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Kalah on Atlas

A G Bell


Artificial Intelligence 3

The presentation in Edinburgh used this short 8mm film to illustrate it:
Kalah on Atlas


This is a report on work done with the S.R.C. Atlas Computer at Chilton. The original intention was to demonstrate the on-line typewriter to visitors via a simple system which reacted to the user, in this case by refusing to be beaten twice in the same way at the game of Kalah.

The mechanism to achieve this is a memory, built up from information obtained in previous games, which is stored on magnetic tape. The program was designed to keep the size of this memory to small proportions by implementing two mechanisms the author believes to be commonly used by humans when solving problems. The two mechanisms are:

  1. ignoring irrelevant information in the sense that, although it exists, it is highly probable that its precise structure or properties cannot alter the relevant information or characteristics of the problem being considered, and
  2. accepting positions close to a solution or win, providing the opponent is further from a win. Some of the difficulties of testing these ideas in practice are discussed and suggestions are made on how to overcome them, in particular with the game of solo whist.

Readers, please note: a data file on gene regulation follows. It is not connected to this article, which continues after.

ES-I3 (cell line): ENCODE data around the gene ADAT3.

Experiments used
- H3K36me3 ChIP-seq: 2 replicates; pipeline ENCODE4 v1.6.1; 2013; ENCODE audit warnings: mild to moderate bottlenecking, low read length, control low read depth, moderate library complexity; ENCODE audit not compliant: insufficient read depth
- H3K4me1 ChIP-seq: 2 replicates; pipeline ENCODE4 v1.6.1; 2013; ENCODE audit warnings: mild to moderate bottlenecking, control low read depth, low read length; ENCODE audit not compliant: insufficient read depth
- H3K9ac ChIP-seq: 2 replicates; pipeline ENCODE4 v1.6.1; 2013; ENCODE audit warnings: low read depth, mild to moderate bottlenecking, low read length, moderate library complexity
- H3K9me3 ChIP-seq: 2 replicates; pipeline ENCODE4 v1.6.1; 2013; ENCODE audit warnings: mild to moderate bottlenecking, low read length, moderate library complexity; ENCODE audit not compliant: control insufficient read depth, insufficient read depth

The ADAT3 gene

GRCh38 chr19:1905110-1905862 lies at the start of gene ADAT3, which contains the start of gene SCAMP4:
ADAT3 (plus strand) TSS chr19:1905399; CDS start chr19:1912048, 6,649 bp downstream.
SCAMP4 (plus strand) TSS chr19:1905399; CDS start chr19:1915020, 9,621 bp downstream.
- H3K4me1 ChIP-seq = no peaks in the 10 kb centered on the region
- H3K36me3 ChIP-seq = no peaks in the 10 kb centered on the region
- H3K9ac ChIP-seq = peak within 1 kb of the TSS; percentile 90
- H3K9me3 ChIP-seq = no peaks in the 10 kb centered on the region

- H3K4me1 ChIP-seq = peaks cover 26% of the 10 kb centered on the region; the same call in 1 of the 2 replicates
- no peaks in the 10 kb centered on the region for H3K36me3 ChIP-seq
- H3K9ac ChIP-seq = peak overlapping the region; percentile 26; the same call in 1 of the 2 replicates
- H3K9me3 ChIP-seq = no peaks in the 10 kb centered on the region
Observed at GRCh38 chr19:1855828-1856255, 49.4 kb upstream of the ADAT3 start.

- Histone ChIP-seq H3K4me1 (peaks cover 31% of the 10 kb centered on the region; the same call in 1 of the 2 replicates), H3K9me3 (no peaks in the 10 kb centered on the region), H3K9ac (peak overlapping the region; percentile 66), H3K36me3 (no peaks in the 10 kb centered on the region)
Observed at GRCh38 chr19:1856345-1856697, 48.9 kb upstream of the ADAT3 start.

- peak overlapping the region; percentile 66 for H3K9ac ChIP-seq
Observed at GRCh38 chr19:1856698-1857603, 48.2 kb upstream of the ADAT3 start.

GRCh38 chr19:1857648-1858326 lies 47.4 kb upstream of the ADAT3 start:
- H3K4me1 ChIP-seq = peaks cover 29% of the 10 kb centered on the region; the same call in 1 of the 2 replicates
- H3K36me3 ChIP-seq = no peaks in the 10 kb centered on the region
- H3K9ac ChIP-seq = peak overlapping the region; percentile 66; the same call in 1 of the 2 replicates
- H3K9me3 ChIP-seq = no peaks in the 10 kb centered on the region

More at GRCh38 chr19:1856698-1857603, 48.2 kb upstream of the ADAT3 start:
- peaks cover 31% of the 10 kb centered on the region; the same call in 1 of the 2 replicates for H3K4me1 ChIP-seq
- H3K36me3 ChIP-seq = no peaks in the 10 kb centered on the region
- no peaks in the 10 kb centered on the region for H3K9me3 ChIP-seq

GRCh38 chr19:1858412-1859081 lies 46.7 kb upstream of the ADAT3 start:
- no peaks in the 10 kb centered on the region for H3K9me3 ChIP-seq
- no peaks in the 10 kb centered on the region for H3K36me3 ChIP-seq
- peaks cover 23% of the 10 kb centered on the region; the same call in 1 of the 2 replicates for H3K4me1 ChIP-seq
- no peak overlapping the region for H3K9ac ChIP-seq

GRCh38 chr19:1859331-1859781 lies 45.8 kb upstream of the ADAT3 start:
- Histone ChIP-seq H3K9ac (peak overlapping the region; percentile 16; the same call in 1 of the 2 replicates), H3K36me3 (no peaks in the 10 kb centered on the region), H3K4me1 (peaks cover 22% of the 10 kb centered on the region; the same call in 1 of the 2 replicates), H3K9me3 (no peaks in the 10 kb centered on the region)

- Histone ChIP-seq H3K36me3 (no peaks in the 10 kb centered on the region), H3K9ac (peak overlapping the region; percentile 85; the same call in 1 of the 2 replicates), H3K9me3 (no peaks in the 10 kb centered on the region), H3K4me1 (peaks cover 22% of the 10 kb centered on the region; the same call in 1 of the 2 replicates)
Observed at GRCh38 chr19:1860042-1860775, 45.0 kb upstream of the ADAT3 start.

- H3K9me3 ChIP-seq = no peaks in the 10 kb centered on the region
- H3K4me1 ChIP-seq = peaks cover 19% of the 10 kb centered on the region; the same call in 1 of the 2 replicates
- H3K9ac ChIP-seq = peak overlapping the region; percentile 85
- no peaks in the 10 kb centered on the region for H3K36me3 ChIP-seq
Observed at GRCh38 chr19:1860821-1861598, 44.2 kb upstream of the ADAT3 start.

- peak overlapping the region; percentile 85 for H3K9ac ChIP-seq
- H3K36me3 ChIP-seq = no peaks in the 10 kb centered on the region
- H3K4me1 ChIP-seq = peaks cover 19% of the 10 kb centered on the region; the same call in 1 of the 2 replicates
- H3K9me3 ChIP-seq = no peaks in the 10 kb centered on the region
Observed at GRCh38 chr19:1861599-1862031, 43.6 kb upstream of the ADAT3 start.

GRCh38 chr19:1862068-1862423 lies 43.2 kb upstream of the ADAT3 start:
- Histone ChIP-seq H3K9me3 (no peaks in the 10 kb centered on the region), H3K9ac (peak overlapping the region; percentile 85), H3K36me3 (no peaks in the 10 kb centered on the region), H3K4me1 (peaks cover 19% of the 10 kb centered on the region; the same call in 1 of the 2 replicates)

Kalah is an extremely ancient game, said to have originated in the Middle East. All that is required to play are 14 holes scooped in sand and the requisite number of pebbles. These pebbles need no distinguishing marks because it is the position of a pebble, or counter, rather than any intrinsic property, which denotes its possible move and ownership.

The more modern board and version of the game is given in figure 1. Each player controls a row of round pits on his side and the capsule-shaped bowl at his right called his kalah. The object of the game is to get the larger number of counters (playing pieces) in one's own kalah.

Figure 1

The number of counters used depends upon the time available and age of the players. For a short game and youthful players three counters are placed in each pit as shown. Six in a pit is generally agreed to make the most interesting game.

Players alternate in moving. Each player empties anyone of his pits deemed advantageous, and, leaving it empty, distributes one counter into each pit, moving in an anti-clockwise direction. If there are enough counters to reach beyond his own kalah they are distributed one by one into the pits on the opposite side and then belong to the other player. The only place ever skipped is the opponent's kalah. Once in a kalah, the counters remain there until the end of the game.

The method of play, by distributing stepwise to the right, is subject to two simple rules:

  1. If the last counter lands in your own kalah, you have another turn. By planning to have the right number of counters in two or more pits it is possible to have several turns in succession.